https://www.backyardchickens.com/t/956958/mama-heating-pad-in-the-brooder-picture-heavy-update
     
    Last edited: Mar 10, 2017
    1 person likes this.
  4. JJHeavyChicken

    JJHeavyChicken New Egg

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    I have read about the heating plate things, problem is, they produce zero radiant heat and require ambient temperature to be above 50 degrees, without the heat lamp temp inside the coop will be the same as outside. (Anywhere from teens to 60) , with the lamp on it is about 68 to 70 inside the coop, with it much warmer in the "hot spot" .
     
  5. lazy gardener

    lazy gardener True BYC Addict

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    I'm not talking about heat plate. Talking about heating pad. These work well down to freezing temps. If you're happy with heat lamp, then that is what you should use. merely offering you an other option.
     
  6. JJHeavyChicken

    JJHeavyChicken New Egg

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    I didn't mean to come off as confrontational, I apologize if I did. Truth is, it's what's in the budget, I'm sure I can easily section off part of the coop to make their area smaller.
     
  7. snow5164

    snow5164 Chillin' With My Peeps

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    And you know what ?for a hundred years farmers used and still use them but us city/country folks decided there are better ideas now..... so try the heat lamp , personally I was to scared of a fire , I put out the money 2 1/2 years ago and my heating pad is still perfect, I don't do press and seal ( I don't do plastic)I put it in a few old pillow cases,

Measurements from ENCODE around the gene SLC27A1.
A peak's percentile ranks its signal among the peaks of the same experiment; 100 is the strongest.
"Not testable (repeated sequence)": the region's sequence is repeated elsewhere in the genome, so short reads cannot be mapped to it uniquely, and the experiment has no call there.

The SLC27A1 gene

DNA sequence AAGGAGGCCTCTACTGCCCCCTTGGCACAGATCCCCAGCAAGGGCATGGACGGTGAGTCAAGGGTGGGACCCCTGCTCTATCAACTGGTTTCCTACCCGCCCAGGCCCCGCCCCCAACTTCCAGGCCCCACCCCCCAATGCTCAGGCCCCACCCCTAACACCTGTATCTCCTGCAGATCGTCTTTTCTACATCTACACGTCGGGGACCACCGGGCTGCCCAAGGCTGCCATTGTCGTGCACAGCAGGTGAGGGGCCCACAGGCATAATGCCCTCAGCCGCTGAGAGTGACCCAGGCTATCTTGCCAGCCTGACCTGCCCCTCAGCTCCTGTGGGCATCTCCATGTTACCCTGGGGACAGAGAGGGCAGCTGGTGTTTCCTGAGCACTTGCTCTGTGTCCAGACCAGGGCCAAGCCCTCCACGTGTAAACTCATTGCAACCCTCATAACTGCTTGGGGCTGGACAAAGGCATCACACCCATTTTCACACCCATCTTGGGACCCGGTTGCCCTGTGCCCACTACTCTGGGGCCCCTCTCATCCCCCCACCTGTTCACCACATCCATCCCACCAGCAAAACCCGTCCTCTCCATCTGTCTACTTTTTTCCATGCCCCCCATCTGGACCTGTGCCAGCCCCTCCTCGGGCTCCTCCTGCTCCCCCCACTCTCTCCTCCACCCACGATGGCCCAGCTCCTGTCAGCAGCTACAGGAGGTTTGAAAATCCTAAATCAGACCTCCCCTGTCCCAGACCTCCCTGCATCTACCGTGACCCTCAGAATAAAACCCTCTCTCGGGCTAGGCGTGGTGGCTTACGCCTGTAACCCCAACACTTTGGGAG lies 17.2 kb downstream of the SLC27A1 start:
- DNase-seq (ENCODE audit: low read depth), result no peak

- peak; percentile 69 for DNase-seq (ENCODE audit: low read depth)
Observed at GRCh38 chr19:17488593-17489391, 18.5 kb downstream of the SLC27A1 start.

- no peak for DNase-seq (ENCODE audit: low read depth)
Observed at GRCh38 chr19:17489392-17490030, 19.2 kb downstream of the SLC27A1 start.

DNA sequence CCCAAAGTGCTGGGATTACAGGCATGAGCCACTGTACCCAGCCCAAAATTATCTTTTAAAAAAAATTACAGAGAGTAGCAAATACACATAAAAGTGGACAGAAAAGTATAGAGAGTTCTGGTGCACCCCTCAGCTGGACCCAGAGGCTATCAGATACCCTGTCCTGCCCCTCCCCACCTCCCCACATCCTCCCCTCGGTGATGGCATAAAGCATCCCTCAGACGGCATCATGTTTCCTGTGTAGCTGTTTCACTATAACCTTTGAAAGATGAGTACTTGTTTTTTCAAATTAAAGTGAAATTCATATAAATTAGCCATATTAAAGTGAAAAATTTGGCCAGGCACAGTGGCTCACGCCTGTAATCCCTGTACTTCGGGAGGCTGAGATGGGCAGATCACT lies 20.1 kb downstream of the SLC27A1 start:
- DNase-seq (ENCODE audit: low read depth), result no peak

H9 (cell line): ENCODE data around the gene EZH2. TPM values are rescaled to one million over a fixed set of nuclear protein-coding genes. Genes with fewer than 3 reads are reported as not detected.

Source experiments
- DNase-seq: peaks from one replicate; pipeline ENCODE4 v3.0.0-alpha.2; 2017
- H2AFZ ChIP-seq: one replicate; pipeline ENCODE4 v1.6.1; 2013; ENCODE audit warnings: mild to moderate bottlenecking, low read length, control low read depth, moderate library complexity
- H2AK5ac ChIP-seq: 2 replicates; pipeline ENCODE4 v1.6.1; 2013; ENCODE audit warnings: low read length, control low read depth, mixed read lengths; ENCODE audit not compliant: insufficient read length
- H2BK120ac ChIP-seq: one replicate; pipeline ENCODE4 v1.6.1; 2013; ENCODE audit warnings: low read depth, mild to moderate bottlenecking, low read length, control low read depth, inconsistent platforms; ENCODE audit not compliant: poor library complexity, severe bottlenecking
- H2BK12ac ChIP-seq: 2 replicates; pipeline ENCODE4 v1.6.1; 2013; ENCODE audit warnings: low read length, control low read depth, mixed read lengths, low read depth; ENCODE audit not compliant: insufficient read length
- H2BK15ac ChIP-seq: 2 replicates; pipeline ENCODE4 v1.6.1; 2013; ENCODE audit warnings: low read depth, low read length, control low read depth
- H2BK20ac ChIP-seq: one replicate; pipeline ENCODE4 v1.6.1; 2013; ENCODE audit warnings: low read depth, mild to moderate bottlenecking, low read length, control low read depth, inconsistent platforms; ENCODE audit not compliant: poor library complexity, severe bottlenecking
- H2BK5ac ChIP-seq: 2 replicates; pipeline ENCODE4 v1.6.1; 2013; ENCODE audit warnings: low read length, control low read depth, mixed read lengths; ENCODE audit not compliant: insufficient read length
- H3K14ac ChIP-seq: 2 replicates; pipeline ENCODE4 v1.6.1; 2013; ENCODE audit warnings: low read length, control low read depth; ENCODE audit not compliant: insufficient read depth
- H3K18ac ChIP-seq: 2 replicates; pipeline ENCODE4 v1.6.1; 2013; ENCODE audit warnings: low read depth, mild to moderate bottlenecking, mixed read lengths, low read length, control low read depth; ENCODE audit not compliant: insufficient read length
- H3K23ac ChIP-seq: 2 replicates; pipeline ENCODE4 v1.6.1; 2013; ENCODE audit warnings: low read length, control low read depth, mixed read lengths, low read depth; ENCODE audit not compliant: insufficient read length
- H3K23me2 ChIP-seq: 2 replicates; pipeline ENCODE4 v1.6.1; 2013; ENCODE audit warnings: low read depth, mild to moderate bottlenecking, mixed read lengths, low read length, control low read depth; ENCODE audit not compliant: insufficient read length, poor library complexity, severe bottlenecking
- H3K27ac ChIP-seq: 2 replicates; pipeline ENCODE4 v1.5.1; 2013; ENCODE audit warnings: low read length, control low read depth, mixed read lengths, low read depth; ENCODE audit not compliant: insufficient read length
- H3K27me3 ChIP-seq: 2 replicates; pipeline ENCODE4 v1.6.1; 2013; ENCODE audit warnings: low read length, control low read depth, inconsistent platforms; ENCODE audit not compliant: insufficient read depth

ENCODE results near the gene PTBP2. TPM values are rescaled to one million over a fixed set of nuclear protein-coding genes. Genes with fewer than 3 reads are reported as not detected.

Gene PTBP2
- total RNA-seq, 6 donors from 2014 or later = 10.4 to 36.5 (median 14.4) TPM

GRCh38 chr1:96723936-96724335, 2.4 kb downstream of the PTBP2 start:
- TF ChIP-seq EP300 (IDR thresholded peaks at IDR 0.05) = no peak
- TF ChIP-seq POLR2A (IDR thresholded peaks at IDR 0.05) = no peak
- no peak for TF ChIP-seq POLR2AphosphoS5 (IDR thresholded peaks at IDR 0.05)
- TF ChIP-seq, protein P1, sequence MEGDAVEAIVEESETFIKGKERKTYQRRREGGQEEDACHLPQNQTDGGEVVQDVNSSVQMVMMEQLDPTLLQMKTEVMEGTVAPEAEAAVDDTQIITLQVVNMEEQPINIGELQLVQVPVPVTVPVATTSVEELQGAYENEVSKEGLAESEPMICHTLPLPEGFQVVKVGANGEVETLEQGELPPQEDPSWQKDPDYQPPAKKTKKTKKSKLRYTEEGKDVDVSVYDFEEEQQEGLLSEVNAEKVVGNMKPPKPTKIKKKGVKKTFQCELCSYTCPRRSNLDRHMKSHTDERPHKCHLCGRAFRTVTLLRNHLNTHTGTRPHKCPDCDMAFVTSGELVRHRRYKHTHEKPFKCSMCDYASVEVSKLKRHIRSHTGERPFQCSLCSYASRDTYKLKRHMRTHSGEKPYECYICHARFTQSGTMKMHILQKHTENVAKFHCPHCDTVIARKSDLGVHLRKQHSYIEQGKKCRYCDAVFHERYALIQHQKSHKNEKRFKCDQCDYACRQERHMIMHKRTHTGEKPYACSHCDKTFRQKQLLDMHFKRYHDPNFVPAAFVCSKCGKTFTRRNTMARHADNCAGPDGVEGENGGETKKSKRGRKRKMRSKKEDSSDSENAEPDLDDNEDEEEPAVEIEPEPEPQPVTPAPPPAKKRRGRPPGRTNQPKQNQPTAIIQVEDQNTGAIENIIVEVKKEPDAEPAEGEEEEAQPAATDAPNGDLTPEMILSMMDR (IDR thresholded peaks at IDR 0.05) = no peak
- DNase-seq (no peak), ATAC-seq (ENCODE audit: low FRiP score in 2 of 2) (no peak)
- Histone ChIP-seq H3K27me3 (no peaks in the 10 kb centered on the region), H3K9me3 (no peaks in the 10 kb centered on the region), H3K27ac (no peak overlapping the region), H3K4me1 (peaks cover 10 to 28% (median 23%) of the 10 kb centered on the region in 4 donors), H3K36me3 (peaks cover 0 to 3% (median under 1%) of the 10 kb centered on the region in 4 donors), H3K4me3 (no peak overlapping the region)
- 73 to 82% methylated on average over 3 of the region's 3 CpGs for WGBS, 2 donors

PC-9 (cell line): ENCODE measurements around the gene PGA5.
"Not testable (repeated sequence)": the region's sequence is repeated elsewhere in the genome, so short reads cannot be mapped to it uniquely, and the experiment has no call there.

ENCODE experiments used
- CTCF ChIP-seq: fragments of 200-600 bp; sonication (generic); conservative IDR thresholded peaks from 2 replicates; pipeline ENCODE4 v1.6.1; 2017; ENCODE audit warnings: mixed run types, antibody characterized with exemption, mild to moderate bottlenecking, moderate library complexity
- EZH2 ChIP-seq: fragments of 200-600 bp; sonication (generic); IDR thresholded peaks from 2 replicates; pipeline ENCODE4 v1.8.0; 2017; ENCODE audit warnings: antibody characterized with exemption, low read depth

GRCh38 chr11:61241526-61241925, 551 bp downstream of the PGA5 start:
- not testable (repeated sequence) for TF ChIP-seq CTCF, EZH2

In almost three years I would have bought 3 )$10 bulbs at least ... just saying [​IMG] and my hydro bill is also happy!!

    Enjoy setting up your way... love the coop[​IMG]
     
  8. 3riverschick

    3riverschick Poultry Lit Chaser

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    Hi from western PA. Nutty winter we are having, hub. I feel you. Use the lamp but make sure it has a wire guardian it so chicks don't bump it and break the bulb. Also that it cannot fall. I agree with the higher temp. The brooder is big enough the chicks can move in and out of the warmth as needed. 90 degrees is really a you need to start out. Can you get that with a 100 Watt incandescent bulb. One which is.not Teflon coated. Reason i ask is that 250 reds and incandescents work differently. The reds are a heat bulb and designed to heat *objects*in Thier realm of influence. That is why chicks sometimes get overheated with them. The incandescents just give offbeat as a side effect of being on. The chicks can. Share that heat as they will. That said i understand your problem with PA winters so do your best and use what you need for the weather extremes we have been seeing. Best, Karen
     
    Last edited: Mar 7, 2017
  9. chickens really

    chickens really Overrun With Chickens

    What I do....Section off a part of the coop....Wrap cardboard around the brooder to hold the heat inside..Hang the heat lamp and put a thermometer at Chick hight to get the temp right...Also remember the temps drop during the night....I usually brood my Chicks inside the house the first week and then move them out to the Coop brooder after that.....

    Best of luck with those Chicks.....Its easy if you don't over think it.....?.....;)


    Cheers!